Carolinas Electrical Workers Retirement Plan, et al v. Zenith American Solutions, Inc., et al, No. 15-14046 (11th Cir. 2016)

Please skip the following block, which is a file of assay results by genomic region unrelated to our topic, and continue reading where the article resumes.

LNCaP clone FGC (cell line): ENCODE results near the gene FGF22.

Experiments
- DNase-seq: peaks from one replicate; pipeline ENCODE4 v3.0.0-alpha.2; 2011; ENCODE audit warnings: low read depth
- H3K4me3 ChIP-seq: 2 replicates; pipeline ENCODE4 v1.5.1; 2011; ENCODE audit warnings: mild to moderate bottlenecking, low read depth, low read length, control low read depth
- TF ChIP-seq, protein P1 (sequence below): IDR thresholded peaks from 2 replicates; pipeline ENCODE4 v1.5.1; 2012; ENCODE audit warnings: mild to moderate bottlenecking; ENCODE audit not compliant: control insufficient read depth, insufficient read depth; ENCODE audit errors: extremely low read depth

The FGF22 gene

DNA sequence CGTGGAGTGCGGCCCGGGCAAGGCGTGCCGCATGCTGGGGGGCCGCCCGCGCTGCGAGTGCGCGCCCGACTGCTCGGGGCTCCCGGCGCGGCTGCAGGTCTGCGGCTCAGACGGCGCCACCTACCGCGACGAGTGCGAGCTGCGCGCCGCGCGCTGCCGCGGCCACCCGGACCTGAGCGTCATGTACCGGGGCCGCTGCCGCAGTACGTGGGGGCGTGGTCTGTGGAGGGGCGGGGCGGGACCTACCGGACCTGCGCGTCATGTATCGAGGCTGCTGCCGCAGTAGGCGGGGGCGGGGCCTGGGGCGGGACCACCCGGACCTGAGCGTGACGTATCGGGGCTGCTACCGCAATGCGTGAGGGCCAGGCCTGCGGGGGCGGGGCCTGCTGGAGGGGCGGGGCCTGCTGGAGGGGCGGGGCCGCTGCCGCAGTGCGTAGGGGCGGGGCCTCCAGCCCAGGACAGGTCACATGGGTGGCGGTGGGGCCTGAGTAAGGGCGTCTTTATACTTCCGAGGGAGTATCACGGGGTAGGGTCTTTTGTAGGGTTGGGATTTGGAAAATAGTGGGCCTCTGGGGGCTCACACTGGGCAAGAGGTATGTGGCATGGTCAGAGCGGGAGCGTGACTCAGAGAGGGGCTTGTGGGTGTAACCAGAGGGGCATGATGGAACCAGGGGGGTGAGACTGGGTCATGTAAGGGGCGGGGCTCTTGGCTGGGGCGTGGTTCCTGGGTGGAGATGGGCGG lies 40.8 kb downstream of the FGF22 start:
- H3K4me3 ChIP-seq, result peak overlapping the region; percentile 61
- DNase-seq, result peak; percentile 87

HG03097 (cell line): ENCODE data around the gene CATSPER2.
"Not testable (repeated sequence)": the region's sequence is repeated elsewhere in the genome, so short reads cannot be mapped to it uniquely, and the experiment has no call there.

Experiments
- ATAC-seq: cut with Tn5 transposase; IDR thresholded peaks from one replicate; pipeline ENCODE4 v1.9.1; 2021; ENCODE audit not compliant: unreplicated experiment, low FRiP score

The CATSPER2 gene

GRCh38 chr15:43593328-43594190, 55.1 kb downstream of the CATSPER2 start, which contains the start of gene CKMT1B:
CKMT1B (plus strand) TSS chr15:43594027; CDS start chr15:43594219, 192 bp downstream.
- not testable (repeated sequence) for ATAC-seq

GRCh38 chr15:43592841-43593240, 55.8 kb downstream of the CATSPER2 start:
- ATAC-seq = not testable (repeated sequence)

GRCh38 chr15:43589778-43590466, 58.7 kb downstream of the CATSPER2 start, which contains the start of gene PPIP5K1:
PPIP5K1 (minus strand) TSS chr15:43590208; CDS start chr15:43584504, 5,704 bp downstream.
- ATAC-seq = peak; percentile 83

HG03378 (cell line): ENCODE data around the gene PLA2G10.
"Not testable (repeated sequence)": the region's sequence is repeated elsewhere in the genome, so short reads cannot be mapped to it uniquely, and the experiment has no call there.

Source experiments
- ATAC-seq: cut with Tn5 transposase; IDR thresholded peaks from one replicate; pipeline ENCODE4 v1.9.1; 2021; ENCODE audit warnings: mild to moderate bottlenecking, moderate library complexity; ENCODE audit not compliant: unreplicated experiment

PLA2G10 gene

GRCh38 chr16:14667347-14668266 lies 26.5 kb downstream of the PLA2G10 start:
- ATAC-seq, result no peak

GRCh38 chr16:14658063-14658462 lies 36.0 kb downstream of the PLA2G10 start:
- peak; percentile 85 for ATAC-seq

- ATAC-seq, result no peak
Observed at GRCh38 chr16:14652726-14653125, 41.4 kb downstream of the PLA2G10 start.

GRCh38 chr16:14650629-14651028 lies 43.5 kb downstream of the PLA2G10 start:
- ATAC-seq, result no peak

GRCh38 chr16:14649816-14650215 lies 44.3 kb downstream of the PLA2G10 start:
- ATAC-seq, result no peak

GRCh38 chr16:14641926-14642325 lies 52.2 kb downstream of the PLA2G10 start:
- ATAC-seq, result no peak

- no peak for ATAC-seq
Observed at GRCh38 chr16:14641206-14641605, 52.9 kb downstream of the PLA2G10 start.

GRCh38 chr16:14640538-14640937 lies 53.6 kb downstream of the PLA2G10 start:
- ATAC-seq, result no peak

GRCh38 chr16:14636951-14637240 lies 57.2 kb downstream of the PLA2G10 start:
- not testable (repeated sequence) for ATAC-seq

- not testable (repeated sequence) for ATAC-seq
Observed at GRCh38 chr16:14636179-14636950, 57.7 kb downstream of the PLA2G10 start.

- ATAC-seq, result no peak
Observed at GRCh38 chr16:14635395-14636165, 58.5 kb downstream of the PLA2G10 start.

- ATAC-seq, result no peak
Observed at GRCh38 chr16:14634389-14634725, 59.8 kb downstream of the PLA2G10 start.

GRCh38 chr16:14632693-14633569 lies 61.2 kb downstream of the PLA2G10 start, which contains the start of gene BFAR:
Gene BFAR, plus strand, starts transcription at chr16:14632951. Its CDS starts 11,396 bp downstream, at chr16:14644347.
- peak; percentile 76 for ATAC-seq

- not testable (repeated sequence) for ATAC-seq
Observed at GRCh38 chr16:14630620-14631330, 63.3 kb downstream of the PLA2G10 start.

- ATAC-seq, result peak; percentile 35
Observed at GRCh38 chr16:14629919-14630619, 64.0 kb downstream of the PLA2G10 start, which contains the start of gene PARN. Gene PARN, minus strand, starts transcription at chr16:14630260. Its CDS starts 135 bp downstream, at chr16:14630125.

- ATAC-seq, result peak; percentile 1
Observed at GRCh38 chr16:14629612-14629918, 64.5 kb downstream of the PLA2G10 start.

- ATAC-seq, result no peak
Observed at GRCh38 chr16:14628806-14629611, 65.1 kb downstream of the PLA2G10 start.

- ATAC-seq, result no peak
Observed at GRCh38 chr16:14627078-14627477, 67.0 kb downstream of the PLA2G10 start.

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Case: 15-14046 Date Filed: 09/01/2016 Page: 1 of 13 [DO NOT PUBLISH] IN THE UNITED STATES COURT OF APPEALS FOR THE ELEVENTH CIRCUIT ________________________ No. 15-14046 Non-Argument Calendar ________________________ D.C. Docket No. 1:14-cv-01807-RWS CAROLINAS ELECTRICAL WORKERS RETIREMENT PLAN, GRAHAM BLACKBURN, Trustee, MIKE CRIBBS, Trustee, HOWARD HILL, Trustee, ANDY MCCLURE, Trustee, LARRY MOTER, Trustee, PAUL J. RHODES, Trustee, TONY SWIFT, Trustee, ALVIN WARWICK, Trustee, Plaintiffs-Appellants, versus ZENITH AMERICAN SOLUTIONS, INC., successor in interest to American Benefit Plan Administrators, Inc. successor in interest to Administrative Service, Inc., Defendant-Third Party Plaintiff-Appellee, Case: 15-14046 Date Filed: 09/01/2016 Page: 2 of 13 CLACK & ASSOCIATES, PC, AGH, LLC, Defendants-Third Party Defendants. ________________________ Appeal from the United States District Court for the Northern District of Georgia ________________________ (September 1, 2016) Before MARCUS, MARTIN, and ANDERSON, Circuit Judges. PER CURIAM: Carolinas Electrical Workers Retirement Plan (“the plan”) -- an employee pension benefit plan governed by the Employee Retirement Income Security Act (“ERISA”), 29 U.S.C. § 1002, et seq. -- and the current trustees of the plan (collectively, “the appellants”) appeal from the district court’s order dismissing their complaint against Zenith American Solutions, Inc. (“Zenith”), which, as the plan’s former third-party administrator, performed accounting services for the plan.1 In their complaint, the appellants claimed that Zenith breached its fiduciary duties to the plan, as set forth in 29 U.S.C. § 1104(a)(1), and engaged in self-dealing, as defined in § 1106(a)(1), when it convinced the trustees to convert the plan’s accounts from the cash-based accounting method to the accrual-based 1 The claims against Clack & Associates and its successor-in-interest, AGH (collectively, “Clack”), which also performed accounting services for the plan, were voluntarily dismissed. 2 Case: 15-14046 Date Filed: 09/01/2016 Page: 3 of 13 method; 2 mishandled the conversion so that it allocated more funds (approximately $1.4 million) to participant accounts than the plan had in total assets; and failed to inform the trustees of the error for approximately seven years. The district court granted Zenith’s motion to dismiss, concluding that the complaint failed to state a claim for breach of fiduciary duties or self-dealing under ERISA because Zenith was not a fiduciary of the plan, and, in any event, the claims were time-barred pursuant to the six-year statute of limitations in 29 U.S.C. § 1113(1). On appeal, the appellants argue that: (1) the district court erred in finding their allegations were insufficient to establish Zenith was a fiduciary within the meaning of 29 U.S.C. § 1002(21)(A); (2) even if Zenith was not a fiduciary, the district court erred in dismissing their self-dealing claim, which was alternatively based on Zenith’s status as a party in interest; and (3) the district court’s statute-oflimitations ruling was erroneous. After thorough review, we affirm. We review the district court’s grant of a motion to dismiss for failure to state a claim de novo, accepting the allegations in the complaint as true and construing them in the light most favorable to the plaintiff. Am. Dental Ass’n v. Cigna Corp., 605 F.3d 1283, 1288 (11th Cir. 2010). 2 We also review the district court’s The “accrual accounting method” is “[a]n accounting method that records entries of debits and credits when the revenue or liability arises, rather than when the income is received or an expense is paid.” Black’s Law Dictionary (10th ed. 2014). 3 Case: 15-14046 Date Filed: 09/01/2016 Page: 4 of 13 application of ERISA’s statute of limitations, which is a question of law, de novo. Witt v. Metro. Life Ins. Co., 772 F.3d 1269, 1274 (11th Cir. 2014). To survive a motion to dismiss, a plaintiff must plead facts sufficient to “raise a right to relief above the speculative level.” Bell Atl. Corp. v. Twombly, 550 U.S. 544, 555 (2007). “While [the] complaint . . . does not need detailed factual allegations, [the] plaintiff’s obligation to provide the grounds of his entitlement to relief requires more than labels and conclusions, and a formulaic recitation of the elements of a cause of action will not do.” Id. (quotations, citation, and alteration omitted). “Threadbare recitals of the elements of a cause of action, supported by mere conclusory statements, do not suffice.” Ashcroft v. Iqbal, 556 U.S. 662, 678 (2009). “In every case charging breach of ERISA fiduciary duty . . . the threshold question is not whether the actions of some person employed to provide services under a plan adversely affected a plan beneficiary’s interest, but whether that person was acting as a fiduciary (that is, was performing a fiduciary function) when taking the action subject to complaint.” Pegram v. Herdrich, 530 U.S. 211, 226 (2000). An entity performs a fiduciary function under ERISA when it: (1) “exercises any discretionary authority or discretionary control respecting management of [an ERISA] plan”; (2) “has any discretionary authority or discretionary responsibility in the administration of [the] plan”; or (3) “exercises 4 Case: 15-14046 Date Filed: 09/01/2016 Page: 5 of 13 any authority or control respecting management or disposition of [plan] assets.” 29 U.S.C. § 1002(21)(A). Proof of an entity’s fiduciary status “may come from the plan document, but can also come from the factual circumstances surrounding the administration of the plan, even if these factual circumstances contradict the designation in the plan document.” Hamilton v. Allen-Bradley Co., 244 F.3d 819, 824 (11th Cir. 2001). The fiduciary function is not an “all-or-nothing concept,” and a defendant is only a fiduciary to the extent that he exercises discretionary authority “with respect to the particular activity at issue.” Cotton v. Mass. Mut. Life Ins. Co., 402 F.3d 1267, 1277 (11th Cir. 2005) (quotations omitted). A third-party administrator that performs purely ministerial functions, such as calculating benefits, maintaining participant records, and communicating with participants, is not a fiduciary within the meaning of 29 U.S.C. § 1002(21)(A). 29 C.F.R. § 2509.75-8 (D-2); Cotton, 402 F.3d at 1279 (holding insurer’s allocation of premium payments, analysis of policy performance, and communications with participants constituted “ministerial policy-related services” that did not “render [the insurer] a fiduciary”); Baker v. Big Star Div. of the Grand Union Co., 893 F.2d 288, 290 (11th Cir. 1989) (“a plan administrator who merely performs claims processing, investigatory, and record keeping duties is not a fiduciary” (quotation omitted)). 5 Case: 15-14046 Date Filed: 09/01/2016 Page: 6 of 13 The district court concluded that Zenith’s alleged activities as third-party administrator were ministerial, rather than discretionary, in nature, and they thus did not give rise to fiduciary responsibility under ERISA. The court noted that, while Zenith allegedly recommended that the plan convert to the accrual method, the complaint alleged that the plan made the change only after the trustees voted on the recommendation. In other words, the complaint made clear that Zenith lacked discretionary authority to make the change on its own. The court found that the remainder of Zenith’s alleged activities -- which involved re-calculating participant benefits based on the trustees’ decision to change accounting methods, reconciling accounts, and sending notices to participants -- amounted to purely ministerial functions that did not give rise to fiduciary status. The appellants dispute this determination, first arguing that Zenith exercised discretion giving rise to fiduciary responsibility when it: (1) independently made the decisions necessary to implement the change to the accrual method; (2) decided on two occasions to delay the preparation and distribution of annual participant account statements; (3) delegated some of its accounting duties to Clack, which the trustees had separately contracted to perform other accounting services; and (4) failed to inform the trustees about its mishandling of the conversion to the accrual method. However, to the extent Zenith may have exercised some discretion in carrying out these actions, that discretion did not give rise to fiduciary 6 Case: 15-14046 responsibility. Date Filed: 09/01/2016 Page: 7 of 13 Rather, these actions related to the performance of purely ministerial functions, like the “[c]alculation of benefits” and the “[p]reparation of employee communications material.” 29 C.F.R. § 2509.75-8 (D-2). Indeed, none of the appellants’ allegations established that Zenith had authority to make decisions that affected the plan, outside the purely ministerial functions the trustees instructed it to perform. See Useden v. Acker, 947 F.2d 1563, 1575 (11th Cir. 1991) (noting an entity “will not be considered a fiduciary if [its] discretion is sufficiently limited by a pre-existing framework of policies, practices and procedures”); see also Reich v. Lancaster, 55 F.3d 1034, 1048-49 (5th Cir. 1995) (“To be [a] fiduciar[y], [an entity] must exercise discretionary authority and control that amounts to actual decision making power.”); Martin v. Feilen, 965 F.2d 660, 669 (8th Cir. 1992) (holding accountants were fiduciaries, where they not only provided professional accounting services, but also recommended transactions, structured deals, and provided investment advice to such an extent that they exercised effective control over the plan’s assets). As for the appellants’ allegation that Zenith failed to inform the trustees of its accounting errors -- thereby usurping the trustees’ discretionary authority to manage the plan’s accounts -- the complaint, notably, did not allege that Zenith, itself, took any discretionary action concerning the errors. The complaint alleged only that, once the errors came to light, the trustees made all decisions concerning 7 Case: 15-14046 Date Filed: 09/01/2016 Page: 8 of 13 corrective action, including hiring a forensic accountant to analyze the problem, instructing Zenith to reconcile participant accounts, and then instructing Zenith to ask participants with negative account balances to repay the overages. Accordingly, the district court did not err in concluding that Zenith did not exercise or have discretion with regard to the management or administration of the plan that gave rise to fiduciary duties under ERISA. The appellants next say that, even if Zenith did not exercise or have discretion over the management or administration of the plan, it was a fiduciary since it “exercise[d] . . . authority or control respecting management or disposition of [the plan’s] assets.” 29 U.S.C. § 1002(21)(A)(i). 3 The appellants point to allegations that Zenith “account[ed] for the Plan’s funds, including the inflow of funds, . . . maintain[ed] the Plan’s funds, . . . calculate[d] participant accounts[,] and determine[d] benefit eligibility.” But these allegations all relate to Zenith’s role in accounting for the plan’s assets; they do not show that Zenith exercised authority or control over the assets. For example, they do not allege that Zenith 3 The appellants assert that this Court has not decided whether discretion is a prerequisite to fiduciary status for an entity that exercises authority or control over the “management or disposition of [plan] assets.” They assert, citing Guyan Int’l, Inc. v Prof’l Benefits Adm’rs, Inc., 689 F.3d 793, 798 (6th Cir. 2012); Chao v. Day, 436 F.3d 234, 236 (D.C. Cir. 2006); David P. Coldesina, D.D.S., P.C., Emp. Profit Sharing Plan & Trust v. Estate of Simper, 407 F.3d 1126, 1132 (10th Cir. 2005); Srein v. Frankford Trust Co., 323 F.3d 214, 221 (3d Cir. 2003); LoPresti v. Terwilliger, 126 F.3d 34, 40 (2d Cir. 1997); IT Corp. v. Gen. Am. Life Ins. Co., 107 F.3d 1415, 1421 (9th Cir. 1997); and FirsTier Bank, N.A. v. Zeller, 16 F.3d 907, 911 (8th Cir. 1994), that all other circuits to have addressed the issue have held it is not. We need not decide the question here, because, even assuming discretion is not a prerequisite, we conclude that the complaint failed to establish that Zenith exercised authority or control over the plan’s assets. 8 Case: 15-14046 Date Filed: 09/01/2016 Page: 9 of 13 took plan assets into its possession or wrongfully paid plan assets over to participants, itself, or others. Cf. Coldesina, 407 F.3d at 1133 (concluding accountant was a fiduciary, not based on his preparation of plan financial documents, but because he received contributions from the plan, deposited the funds into his business account, and wrote checks on behalf of the plan); Guyan, 689 F.3d at 798 (concluding third-party administrator was a fiduciary based on its authority to write checks on the plan account, its control over where plan funds were deposited and how and when they were disbursed, and its use of the funds for its own purposes); Srein, 323 F.3d at 221-22 (concluding trustee was a fiduciary since it accepted insurance policy proceeds belonging to the plan and erroneously distributed the proceeds to a non-plan customer). While the complaint alleged that the plan’s funds were incorrectly paid out to plan participants based on Zenith’s errors, it did not allege that the funds were ever under Zenith’s authority or control or that Zenith, itself, wrongfully paid out the funds. The appellants also assert that Zenith had check-writing authority for the plan, and it thus had actual authority or control over the plan’s assets. However, while courts have based ERISA fiduciary status on an entity’s check-writing authority, see Coldesina, 407 F.3d at 1134 (“acting as a signatory on behalf of a plan can indicate fiduciary control”); IT Corp., 107 F.3d at 1421 (“The right to write checks on plan funds is ‘authority or control respecting management or 9 Case: 15-14046 Date Filed: 09/01/2016 Page: 10 of 13 disposition of its assets.’”), here the complaint alleged only that Zenith “bill[ed] the Trustees for the time [it] spent correcting [its] mistakes” and “went so far as to write a check on the Plan’s account made payable to itself and submit that check to the Chairman of the Board of Trustees for his signature.” These allegations fail to show that Zenith had check-writing authority for the plan. Rather, they indicate that Zenith was not a signatory on the plan’s bank account and it could not dispose of plan assets without the trustees’ approval. Accordingly, the district court did not err in concluding that Zenith was not an ERISA fiduciary and in dismissing the breach-of-fiduciary-duties count for failure to state a claim under ERISA. 4 Finally, the appellants argue that, even if Zenith was not a fiduciary, the district court erred in dismissing their self-dealing claim, which was based, not just on Zenith’s alleged status as a fiduciary, but also on its undisputed status as a party in interest.5 The appellants recognize that ERISA’s self-dealing provision, 29 U.S.C. § 1106(a)(1), reads as a direct prohibition on the fiduciary. 6 However, 4 Because we conclude that the district court properly dismissed the breach-of-fiduciaryduties count for failure to state a claim under ERISA, we do not address the court’s alternative statute-of-limitations ruling on that count. 5 ERISA defines a “party in interest” to include “a person providing services to [an ERISA] plan.” 29 U.S.C. § 1002(14)(B). 6 Section 1106(a) provides that “[a] fiduciary with respect to a plan shall not cause the plan to engage in a transaction, if he knows or should know that such transaction constitutes a direct or indirect[:] . . . furnishing of goods, services, or facilities between the plan and a party in interest; or . . . transfer to, or use by or for the benefit of a party in interest, of any assets of the plan . . . .” 29 U.S.C. § 1106(a)(1)(C), (D). 10 Case: 15-14046 Date Filed: 09/01/2016 Page: 11 of 13 they maintain that, pursuant to Harris Trust & Sav. Bank v. Salomon Smith Barney, Inc., 530 U.S. 238, 248-49 (2000), a fiduciary -- such as the trustees in this case -- may maintain an action against a party in interest -- such as Zenith -- even if the suit is based on the fiduciary’s own mistake or wrongdoing. Even assuming that the complaint stated a claim for self-dealing against Zenith under § 1106(a)(1), we agree with the district court that the claim was time-barred under the six-year statute of limitations in 29 U.S.C. § 1113(1). As alleged in the complaint, the self-dealing claim was based on Zenith’s “recommendation that the Trustees convert the Plan to accrual accounting,” which the appellants alleged Zenith had done “out of self-interest, rather than in the best interests of the Plan.” As the district court noted, the complaint alleged that Zenith recommended conversion to the accrual method in May 2004 and that Zenith made the errors in the conversion process shortly thereafter, sometime before the trustees’ August 26, 2004 board meeting. The appellants filed the complaint on June 10, 2014 -- nearly ten years after the events on which the self-dealing claim was based. The claim was thus untimely by approximately four years. The appellants maintain that the self-dealing claim was timely pursuant to Tibble v. Edison Int’l, 135 S. Ct. 1823, 1828 (2015), in which the Supreme Court held that § 1104(a)(1) imposes upon ERISA fiduciaries a continuing duty to monitor investments they have selected for an ERISA plan and to remove 11 Case: 15-14046 Date Filed: 09/01/2016 Page: 12 of 13 investments that no longer serve the plan’s interests. The Supreme Court explained that, when the plaintiff alleges a breach of the duty to monitor, ERISA’s six-year limitations period begins to run, not from the time the fiduciary selected the investments at issue, but from the time the applicable facts and circumstances gave rise to a duty to monitor and alter the investments. See id. at 1829. On appeal, the appellants argue that Zenith was unqualified to perform the accounting services the trustees contracted it to perform, and, as a party in interest, it had a continuing duty to disclose to the trustees its incompetency and the errors it made in converting the plan’s accounts to the accrual method. However, the appellants did not plead that the self-dealing claim was based on an on-going duty to disclose. And, even if they had, Tibble does not support a conclusion that Zenith, as a party in interest, had any such duty. Tibble addressed the duty of an ERISA fiduciary to monitor investments it selects for an ERISA plan. The Court’s holding was rooted in the common law of trusts, which is the basis for ERISA’s fiduciary duties, and which imposes a duty on trustees to “monitor investments and remove imprudent ones.” Id. at 1828-29. The Tibble Court did not -- as the appellants acknowledge -- address the scope of an ERISA party in interest’s duties with regard to the prohibited transactions enumerated in § 1106(a)(1). The appellants have pointed to no source of law that supports a conclusion that, under § 1106(a)(1), an ERISA party in interest has an ongoing duty of disclosure -- either 12 Case: 15-14046 Date Filed: 09/01/2016 Page: 13 of 13 in general, or specifically related to the party’s incompetence or errors -- and we are aware of none. Accordingly, the self-dealing claim could not be based on any failure to disclose. Rather, the claim was based on Zenith’s recommendation to convert to the accrual method and its conversion errors, which occurred more than six years before the appellants filed their complaint. The district court thus did not err in deeming the self-dealing claim time-barred.7 AFFIRMED. 7 The appellants also argue that the district court abused its discretion by denying their post-dismissal request for leave to amend the complaint to address “the court’s perceived deficiencies.” See Tampa Bay Water v. HDR Eng’g, Inc., 731 F.3d 1171, 1178 (11th Cir. 2013) (“[W]e . . . review the district court’s denial of leave to amend for abuse of discretion.”); see also Czeremcha v. Int’l Ass’n of Machinists & Aerospace Workers, AFL-CIO, 724 F.2d 1552, 1556 (11th Cir. 1984) (holding a plaintiff may move for leave to amend, even after the action is dismissed and final judgment is entered). However, the appellants have not -- in either the district court or on appeal -- proffered any allegations they would have added to the complaint to address the “perceived deficiencies.” Accordingly, we fail to see how amendment would have helped the appellants and we discern no abuse of discretion by the district court in denying their request for leave to amend. 13